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Extracurricular for grad school

  1. Sep 5, 2009 #1
    How crucial is it to have a strong extracurricular background when applying for graduate school at an Ivy or similar university? I'm involved in a few environmental conservation projects and will soon volunteer for a week-long paleontological excavation project led by my university and the city Museum, but I'm not sure these sorts of things are significant enough? What activities/projects/volunteer work should I be doing to separate my application from the rest?

    Also, as I understand it, research experience is of critical importance. How much experience should I have accumulated by the end of my 4th year of undergrad study, and how advanced should the level of research be? Should I have contributed to a few published papers by this point?

    I apologize if these questions seem trivial - I'm a student in Australia and possess only a rudimentary knowledge of the selection processes in top US schools. Also, if it helps - my BSc degree is in physics, but I intend to pursue a PhD in astrophysics.
     
  2. jcsd
  3. Sep 5, 2009 #2
    hi,
    from what I've gathered from reading around here, grad schools do not care at all about extracurriculars.

    ps where are you studying? (one of the problems you posted was exactly the same as one on my physics assignment, monash)
     
  4. Sep 5, 2009 #3
    Actually, grad schools look into major requirements that relate to ur academic progress which are GRE's, GPA and etc. However, lead's schools may consider other requirments like ur experience background, and activities in selecting. So, I'd say that it depends on what school u apply to.
     
  5. Sep 5, 2009 #4

    eri

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    If your extracurriculars are not directly related to your field of study, grad schools really don't care about them. And you don't want them to think you have a ton of interests outside of your work that will possibly detract from your work - you want them to think you're going to be spending all of your time working for them. And you probably will your first couple of years anyway.

    Most people applying to the top grad schools will have significant research experience and at least one publication if not more. Without research experience, you really don't have a shot at a top school - GPA, GRE scores, and letters of recommendation are important, but they want to see that you've taken initiative, made sure this is really what you want to do and that you're capable of research, and letters of recommendation from research advisers are always valuable.

    Don't just look at the top schools - there's a direct correlation between how many students a program graduates and it's ranking. There are many top researchers in certain fields at smaller schools with lower rankings, and they're still great programs. They're just smaller - easier to make yourself stand out.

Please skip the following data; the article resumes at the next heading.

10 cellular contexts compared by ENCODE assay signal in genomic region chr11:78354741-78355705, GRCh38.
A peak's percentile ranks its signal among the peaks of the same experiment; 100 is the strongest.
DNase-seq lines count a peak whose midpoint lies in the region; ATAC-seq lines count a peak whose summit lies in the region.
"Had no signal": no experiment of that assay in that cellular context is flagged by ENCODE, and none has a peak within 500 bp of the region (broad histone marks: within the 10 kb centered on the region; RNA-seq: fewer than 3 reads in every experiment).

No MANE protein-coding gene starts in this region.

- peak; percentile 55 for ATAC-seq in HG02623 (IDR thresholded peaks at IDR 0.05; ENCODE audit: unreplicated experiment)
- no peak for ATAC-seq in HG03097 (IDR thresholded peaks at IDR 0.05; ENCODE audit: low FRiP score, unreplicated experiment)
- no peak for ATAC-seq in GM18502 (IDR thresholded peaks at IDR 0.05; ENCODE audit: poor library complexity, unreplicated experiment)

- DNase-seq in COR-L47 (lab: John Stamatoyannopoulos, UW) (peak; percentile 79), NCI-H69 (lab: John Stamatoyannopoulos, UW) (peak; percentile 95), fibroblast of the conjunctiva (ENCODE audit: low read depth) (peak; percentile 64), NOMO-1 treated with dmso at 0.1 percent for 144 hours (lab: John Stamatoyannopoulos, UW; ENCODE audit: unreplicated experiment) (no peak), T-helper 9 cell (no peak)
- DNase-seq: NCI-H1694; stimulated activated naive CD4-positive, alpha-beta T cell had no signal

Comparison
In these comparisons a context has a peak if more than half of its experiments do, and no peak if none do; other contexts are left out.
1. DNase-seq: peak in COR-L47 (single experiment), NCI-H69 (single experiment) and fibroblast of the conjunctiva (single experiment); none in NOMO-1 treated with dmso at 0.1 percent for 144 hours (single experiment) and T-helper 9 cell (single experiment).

6. Sep 5, 2009 #5
    I would agree with what the others here have said. Grad schools don't give a rip about extracurriculars. They care about your GPA, your physics GRE, and your undergrad research (which they typically evaluate via letters of recommendation). Consider this from their perspective: they're paying you to go to school, and they want to make sure that you'll succeed in the classes, pass their qualifier, and do good research to earn your PhD. If you fail out, their money is lost on you. This is important to think about when you're filling out applications, because you want to demonstrate to them that you'll graduate from their department. I would emphasize your physics research experience, as well as any courses you've taken (e.g. graduate quantum) which make you especially prepared for grad school.

    Having said all that, if you have any extracurricular experience that relates specifically to physics teaching or research, it may help, though not as much as grades, physics GRE, and reserach. For example, if you are looking to do astrophysics, and you've worked at a national lab or observatory, I would mention this. Or if you have teaching experience, you should mention this too. One of my friends from my year taught high school physics for a year before joining our department. I'm sure this played some small role in his acceptance.
     
  7. Sep 6, 2009 #6
    They don't care about things not related to your potential to do research.
     
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